Concert Notes

George Enescu’s Symphony No. 2

Notes by TŌN violinist Haley Schricker

George Enescu’s Second Symphony (completed in 1914) was not truly the composer’s second effort in the genre, but rather his sixth. During his teenage years, Enescu wrote four “study symphonies” which undoubtedly helped shape his understanding of large-scale form. A prodigiously gifted child, the young violinist and composer graduated from the Vienna Conservatoire at the age of 12—he even played in the first stand of the conservatory orchestra with his hero, Johannes Brahms, on the podium! 

In adulthood Enescu gained notoriety abroad as a great violinist and conductor. He taught the likes of Yehudi Menuhin and Ida Haendel, and conducted many American orchestras, including the Philadelphia Orchestra and New York Philharmonic. Revered cellist Pablo Casals even described Enescu as “the greatest musical phenomenon since Mozart”. Considering all these endorsements of his exceptional abilities, one might reasonably wonder why Enescu’s works aren’t better known, at least outside his home country of Romania. I can deduce three possible factors contributing to his relative lack of popularity, none of which need to be a hindrance to the programming of his compositions today: political divisions in Europe in the aftermath of World War I; the composer’s own modesty and reluctance to self-promote; and the sheer difficulty of his mature works for the performers.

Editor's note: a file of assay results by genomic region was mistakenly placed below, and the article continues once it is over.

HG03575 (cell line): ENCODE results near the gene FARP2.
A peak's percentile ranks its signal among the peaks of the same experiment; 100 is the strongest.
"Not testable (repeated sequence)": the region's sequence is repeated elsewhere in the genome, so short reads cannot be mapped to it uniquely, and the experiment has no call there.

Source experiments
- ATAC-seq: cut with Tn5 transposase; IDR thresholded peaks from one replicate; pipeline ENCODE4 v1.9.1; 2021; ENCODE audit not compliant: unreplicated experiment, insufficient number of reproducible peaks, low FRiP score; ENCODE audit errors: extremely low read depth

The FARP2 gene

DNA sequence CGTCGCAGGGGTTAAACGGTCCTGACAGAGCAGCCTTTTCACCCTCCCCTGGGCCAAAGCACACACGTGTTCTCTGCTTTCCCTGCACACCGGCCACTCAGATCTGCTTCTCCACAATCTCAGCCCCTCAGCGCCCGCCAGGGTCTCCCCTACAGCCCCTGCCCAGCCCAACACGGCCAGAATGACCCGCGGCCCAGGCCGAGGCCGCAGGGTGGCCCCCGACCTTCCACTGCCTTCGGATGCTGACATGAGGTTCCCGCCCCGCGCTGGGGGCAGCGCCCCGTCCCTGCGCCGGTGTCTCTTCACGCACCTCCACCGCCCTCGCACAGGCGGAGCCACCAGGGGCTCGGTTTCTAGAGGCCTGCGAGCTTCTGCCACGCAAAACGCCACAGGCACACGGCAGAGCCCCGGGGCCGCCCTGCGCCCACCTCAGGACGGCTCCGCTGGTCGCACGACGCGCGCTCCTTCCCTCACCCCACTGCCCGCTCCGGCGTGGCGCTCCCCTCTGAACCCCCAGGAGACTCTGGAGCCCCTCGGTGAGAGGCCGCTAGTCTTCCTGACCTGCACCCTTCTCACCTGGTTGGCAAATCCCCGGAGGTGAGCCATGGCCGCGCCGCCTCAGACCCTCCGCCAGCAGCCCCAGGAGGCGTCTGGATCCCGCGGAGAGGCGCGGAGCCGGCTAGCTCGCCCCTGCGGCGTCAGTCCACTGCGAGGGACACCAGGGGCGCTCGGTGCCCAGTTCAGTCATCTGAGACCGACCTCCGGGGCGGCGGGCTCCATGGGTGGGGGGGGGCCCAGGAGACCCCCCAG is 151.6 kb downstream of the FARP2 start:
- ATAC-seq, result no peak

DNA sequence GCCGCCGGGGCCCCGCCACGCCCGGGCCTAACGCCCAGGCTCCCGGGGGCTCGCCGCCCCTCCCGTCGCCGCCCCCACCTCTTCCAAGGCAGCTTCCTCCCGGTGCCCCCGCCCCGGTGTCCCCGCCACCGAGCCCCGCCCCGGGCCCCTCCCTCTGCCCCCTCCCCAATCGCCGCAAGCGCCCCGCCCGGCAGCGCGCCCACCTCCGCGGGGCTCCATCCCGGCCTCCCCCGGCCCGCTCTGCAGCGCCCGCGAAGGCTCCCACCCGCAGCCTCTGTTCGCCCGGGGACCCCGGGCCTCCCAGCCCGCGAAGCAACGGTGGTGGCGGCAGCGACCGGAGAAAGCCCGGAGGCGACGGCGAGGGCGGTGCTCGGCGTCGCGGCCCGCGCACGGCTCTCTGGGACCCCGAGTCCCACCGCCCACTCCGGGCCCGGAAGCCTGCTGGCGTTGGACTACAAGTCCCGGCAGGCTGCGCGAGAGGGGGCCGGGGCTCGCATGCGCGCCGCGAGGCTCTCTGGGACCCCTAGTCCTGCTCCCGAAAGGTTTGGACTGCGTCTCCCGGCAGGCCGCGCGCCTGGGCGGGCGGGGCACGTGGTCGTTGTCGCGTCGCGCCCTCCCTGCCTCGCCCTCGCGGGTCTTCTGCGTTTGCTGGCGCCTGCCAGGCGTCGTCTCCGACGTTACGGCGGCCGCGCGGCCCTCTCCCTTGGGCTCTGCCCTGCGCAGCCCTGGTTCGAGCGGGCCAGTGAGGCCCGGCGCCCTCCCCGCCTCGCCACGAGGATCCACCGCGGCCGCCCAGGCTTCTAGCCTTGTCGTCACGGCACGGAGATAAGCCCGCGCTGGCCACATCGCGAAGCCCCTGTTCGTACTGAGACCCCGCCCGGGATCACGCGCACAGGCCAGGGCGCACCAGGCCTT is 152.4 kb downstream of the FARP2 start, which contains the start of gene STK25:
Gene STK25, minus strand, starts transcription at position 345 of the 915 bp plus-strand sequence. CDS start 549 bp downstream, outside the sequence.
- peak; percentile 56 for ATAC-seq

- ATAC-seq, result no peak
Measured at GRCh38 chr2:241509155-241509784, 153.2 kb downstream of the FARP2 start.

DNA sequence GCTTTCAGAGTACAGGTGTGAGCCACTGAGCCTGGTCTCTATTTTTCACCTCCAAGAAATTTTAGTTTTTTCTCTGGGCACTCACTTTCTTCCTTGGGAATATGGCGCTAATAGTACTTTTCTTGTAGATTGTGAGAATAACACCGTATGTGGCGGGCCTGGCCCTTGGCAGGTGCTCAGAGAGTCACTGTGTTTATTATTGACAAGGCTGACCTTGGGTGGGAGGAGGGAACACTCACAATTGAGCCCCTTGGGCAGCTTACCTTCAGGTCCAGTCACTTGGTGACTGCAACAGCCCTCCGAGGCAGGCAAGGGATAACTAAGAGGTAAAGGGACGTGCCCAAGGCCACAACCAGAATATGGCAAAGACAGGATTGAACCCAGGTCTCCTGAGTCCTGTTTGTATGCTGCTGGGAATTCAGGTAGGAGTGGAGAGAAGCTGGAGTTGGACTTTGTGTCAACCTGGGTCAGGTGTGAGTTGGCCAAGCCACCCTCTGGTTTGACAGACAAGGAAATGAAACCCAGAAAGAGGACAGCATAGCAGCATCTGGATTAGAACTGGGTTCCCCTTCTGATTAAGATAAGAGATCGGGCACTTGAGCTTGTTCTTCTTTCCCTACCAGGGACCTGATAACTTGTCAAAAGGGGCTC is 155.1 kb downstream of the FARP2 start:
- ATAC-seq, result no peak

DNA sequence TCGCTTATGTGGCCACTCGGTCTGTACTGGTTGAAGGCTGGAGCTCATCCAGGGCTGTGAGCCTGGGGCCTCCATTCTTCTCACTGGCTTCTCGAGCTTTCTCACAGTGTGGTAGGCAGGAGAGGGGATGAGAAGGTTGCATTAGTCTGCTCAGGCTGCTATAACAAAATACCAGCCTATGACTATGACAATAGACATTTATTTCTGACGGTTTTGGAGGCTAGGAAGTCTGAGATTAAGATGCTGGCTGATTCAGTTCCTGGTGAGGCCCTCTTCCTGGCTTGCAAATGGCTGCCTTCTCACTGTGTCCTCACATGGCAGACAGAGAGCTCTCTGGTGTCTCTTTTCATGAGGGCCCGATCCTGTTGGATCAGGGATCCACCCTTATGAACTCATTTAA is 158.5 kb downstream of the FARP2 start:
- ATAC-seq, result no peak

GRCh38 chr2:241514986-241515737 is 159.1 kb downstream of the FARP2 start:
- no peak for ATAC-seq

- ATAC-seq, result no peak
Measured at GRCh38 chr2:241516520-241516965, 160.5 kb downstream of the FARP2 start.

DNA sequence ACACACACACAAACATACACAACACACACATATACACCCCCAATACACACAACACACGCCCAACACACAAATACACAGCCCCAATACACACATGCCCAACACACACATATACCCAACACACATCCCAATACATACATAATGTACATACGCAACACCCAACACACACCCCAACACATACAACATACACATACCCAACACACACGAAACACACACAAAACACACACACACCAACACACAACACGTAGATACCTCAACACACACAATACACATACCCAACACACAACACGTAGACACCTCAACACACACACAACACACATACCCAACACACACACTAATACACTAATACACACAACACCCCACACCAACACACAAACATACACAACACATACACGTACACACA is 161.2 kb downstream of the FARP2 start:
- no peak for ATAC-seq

Enescu’s Second Symphony marks a turning point in his trajectory as an artist: his many varied influences are synthesized into a unique compositional voice. Enescu himself was none too pleased with the premiere, however, and abandoned the symphony for the rest of his life. During the First World War, the only copy of the work accompanied the Romanian government’s gold reserves on a train to Moscow, where it vanished for years—and though the manuscript was eventually returned to the composer, it remained unpublished until 1965, a decade after Enescu’s death. 

The symphony consists of four movements, the last two of which are played without pause in between. The first movement is the longest, and is bursting with energy in contrast to the melancholic second movement. The third movement is a march that plows straight into the kaleidoscopic finale, which is at one moment troubled and at another triumphant.